(eTN) – Tanzania’s tourism minister, elevated from the deputy position after the last election into the cabinet seat and something several stakeholders say is too much to handle for him, has dug deep into the arsenal of the command economy days when proposing last Friday that tourism promotion abroad should be handled through embassies, where “tourism officers will be posted.”
Considering that such almost ancient methods of tourism promotion only creates yet another layer of bureaucrazy – pun intended – and comparing other destination’s efforts how best to position their own country’s tourism attractions in the global market, stakeholders – while politely silent within Tanzania over the latest “state-of-the-art proposals” – are quietly in disagreement.
“Tourism promotion should be carried by a partnership between TTB and us,” said one regular source in Arusha, while another from Dar es Salaam commented: “If the minister cannot find the money to give to the tourist board to carry out global marketing, how then will he find money to post a tourist officer in each embassy or high commission? Only a few days ago he admitted that money was in short supply and told TANAPA, etc. to share their funds with TTB [Tanzania Tourist Board]. The private sector is willing to partner and carry its financial share, but the other side has to be facilitate, like us, to succeed. If TTB has not enough money, how are they going to travel and pay for the big delegation of government functionaries doing trade show tourism at our expense?”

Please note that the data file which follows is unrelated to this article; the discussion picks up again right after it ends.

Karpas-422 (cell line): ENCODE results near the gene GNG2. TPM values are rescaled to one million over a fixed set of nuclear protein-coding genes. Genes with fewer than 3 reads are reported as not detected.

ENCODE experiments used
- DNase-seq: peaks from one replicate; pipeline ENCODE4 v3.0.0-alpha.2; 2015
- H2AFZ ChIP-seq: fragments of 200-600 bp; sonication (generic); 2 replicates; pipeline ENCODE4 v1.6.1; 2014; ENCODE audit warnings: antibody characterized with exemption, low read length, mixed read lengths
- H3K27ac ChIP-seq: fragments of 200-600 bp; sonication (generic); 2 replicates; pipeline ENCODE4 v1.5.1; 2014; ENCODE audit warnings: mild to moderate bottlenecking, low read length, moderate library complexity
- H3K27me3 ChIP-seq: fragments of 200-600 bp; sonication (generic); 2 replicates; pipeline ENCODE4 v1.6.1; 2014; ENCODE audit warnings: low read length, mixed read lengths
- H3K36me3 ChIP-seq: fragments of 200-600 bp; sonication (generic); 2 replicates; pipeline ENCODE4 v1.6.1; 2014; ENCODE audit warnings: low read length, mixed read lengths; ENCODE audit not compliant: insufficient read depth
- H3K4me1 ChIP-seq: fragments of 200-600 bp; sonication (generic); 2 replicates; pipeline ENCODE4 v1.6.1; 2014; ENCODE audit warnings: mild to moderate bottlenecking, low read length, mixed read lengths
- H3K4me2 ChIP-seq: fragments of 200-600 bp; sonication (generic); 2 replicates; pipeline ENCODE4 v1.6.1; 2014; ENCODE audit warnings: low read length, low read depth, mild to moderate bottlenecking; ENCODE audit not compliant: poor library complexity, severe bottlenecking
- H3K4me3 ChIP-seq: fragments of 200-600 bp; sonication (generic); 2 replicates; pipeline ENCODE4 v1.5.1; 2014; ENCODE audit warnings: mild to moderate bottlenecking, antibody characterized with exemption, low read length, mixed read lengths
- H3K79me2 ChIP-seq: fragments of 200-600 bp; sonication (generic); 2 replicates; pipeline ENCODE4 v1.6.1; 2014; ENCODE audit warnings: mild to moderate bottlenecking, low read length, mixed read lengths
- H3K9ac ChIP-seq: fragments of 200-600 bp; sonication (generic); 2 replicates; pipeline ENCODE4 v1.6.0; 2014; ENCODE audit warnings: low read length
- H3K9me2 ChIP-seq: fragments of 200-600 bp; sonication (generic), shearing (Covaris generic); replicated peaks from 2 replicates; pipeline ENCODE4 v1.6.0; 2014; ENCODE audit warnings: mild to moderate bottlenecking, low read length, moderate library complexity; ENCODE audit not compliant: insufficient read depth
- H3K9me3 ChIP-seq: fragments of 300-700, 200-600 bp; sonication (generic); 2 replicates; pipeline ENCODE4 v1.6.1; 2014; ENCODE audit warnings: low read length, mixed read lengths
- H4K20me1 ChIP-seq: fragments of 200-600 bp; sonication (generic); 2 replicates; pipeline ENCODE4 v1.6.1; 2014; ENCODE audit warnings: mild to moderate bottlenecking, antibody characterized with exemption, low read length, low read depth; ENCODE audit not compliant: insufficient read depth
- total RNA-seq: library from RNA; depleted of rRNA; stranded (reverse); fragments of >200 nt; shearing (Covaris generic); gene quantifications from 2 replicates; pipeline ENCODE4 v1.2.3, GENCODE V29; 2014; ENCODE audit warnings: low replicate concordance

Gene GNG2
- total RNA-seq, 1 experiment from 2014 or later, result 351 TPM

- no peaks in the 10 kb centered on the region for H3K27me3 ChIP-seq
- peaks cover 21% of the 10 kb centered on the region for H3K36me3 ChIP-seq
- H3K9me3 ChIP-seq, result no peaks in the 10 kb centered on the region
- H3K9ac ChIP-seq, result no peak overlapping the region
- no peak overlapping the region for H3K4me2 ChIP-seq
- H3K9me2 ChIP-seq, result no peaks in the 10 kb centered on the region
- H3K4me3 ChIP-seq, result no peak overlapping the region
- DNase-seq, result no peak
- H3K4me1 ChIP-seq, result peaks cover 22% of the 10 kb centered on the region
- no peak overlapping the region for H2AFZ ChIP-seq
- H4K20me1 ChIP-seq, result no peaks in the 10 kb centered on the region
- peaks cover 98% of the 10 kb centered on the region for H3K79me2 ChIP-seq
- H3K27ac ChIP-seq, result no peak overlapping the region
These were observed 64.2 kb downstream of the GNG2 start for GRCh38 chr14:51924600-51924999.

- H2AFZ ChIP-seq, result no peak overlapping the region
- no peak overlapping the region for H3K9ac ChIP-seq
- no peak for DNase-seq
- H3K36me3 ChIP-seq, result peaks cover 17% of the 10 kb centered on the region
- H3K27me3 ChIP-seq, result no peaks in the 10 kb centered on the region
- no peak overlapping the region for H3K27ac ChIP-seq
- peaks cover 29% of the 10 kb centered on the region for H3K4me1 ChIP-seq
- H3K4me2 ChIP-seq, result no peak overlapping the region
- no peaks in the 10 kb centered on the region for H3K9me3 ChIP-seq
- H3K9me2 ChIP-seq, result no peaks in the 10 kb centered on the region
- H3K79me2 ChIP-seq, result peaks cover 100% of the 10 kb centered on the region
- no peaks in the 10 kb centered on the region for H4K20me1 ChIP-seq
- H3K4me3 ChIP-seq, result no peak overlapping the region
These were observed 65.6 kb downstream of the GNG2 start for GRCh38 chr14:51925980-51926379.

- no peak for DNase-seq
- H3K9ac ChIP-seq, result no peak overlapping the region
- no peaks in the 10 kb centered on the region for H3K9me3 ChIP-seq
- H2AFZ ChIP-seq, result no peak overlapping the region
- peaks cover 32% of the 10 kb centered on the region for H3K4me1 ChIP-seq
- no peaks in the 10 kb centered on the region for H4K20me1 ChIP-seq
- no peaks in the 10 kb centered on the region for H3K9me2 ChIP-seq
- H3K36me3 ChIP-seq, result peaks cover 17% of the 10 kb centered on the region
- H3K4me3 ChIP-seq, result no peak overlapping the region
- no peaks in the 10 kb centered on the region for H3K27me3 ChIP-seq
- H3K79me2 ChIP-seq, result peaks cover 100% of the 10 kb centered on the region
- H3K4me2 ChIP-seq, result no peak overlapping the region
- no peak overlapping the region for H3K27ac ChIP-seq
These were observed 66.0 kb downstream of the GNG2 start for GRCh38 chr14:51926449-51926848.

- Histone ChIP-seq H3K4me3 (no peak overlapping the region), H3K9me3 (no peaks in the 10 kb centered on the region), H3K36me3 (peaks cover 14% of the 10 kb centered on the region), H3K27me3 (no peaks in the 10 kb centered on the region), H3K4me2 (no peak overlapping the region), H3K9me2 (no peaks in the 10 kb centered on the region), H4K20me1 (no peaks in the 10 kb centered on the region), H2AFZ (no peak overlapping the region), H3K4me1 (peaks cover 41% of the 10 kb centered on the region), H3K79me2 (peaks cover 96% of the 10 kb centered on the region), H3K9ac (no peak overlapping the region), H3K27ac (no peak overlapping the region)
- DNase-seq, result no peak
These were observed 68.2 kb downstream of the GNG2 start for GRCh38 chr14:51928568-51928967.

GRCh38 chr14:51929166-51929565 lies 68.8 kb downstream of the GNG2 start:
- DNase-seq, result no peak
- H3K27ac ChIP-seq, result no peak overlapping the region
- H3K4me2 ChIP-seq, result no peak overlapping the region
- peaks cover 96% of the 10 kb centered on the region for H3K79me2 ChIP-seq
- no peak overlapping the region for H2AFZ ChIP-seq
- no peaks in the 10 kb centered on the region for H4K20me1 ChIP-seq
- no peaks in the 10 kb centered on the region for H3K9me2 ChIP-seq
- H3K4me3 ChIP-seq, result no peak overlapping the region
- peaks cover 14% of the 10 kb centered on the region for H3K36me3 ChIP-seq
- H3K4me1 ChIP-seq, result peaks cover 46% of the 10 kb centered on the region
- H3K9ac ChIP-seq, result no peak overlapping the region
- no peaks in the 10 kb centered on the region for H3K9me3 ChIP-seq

In contrast, many tourist destinations have gone the extra mile to draw in the private sector, going as far as handing their tourist board organizations to a majority private sector set up, and in particular the success of the Seychelles stands out as a glowing endorsement of how to go about tourism promotion.
Across the border, the Kenyan government has given substantially more money this year to the Kenya Tourist Board, after a record breaking year 2010, and across another border has Rwanda facilitated tourism and conservation under the Rwanda Development Board to turn tourism into the number one economic factor in that economy, 15 years after rising from the ashes of the genocide.
While wishing Tanzania, as a part of East Africa’s tourism circuit, all the best in promoting their undoubtedly many attractions, new thoughts and approaches are called for instead of returning to the 70s repertoire.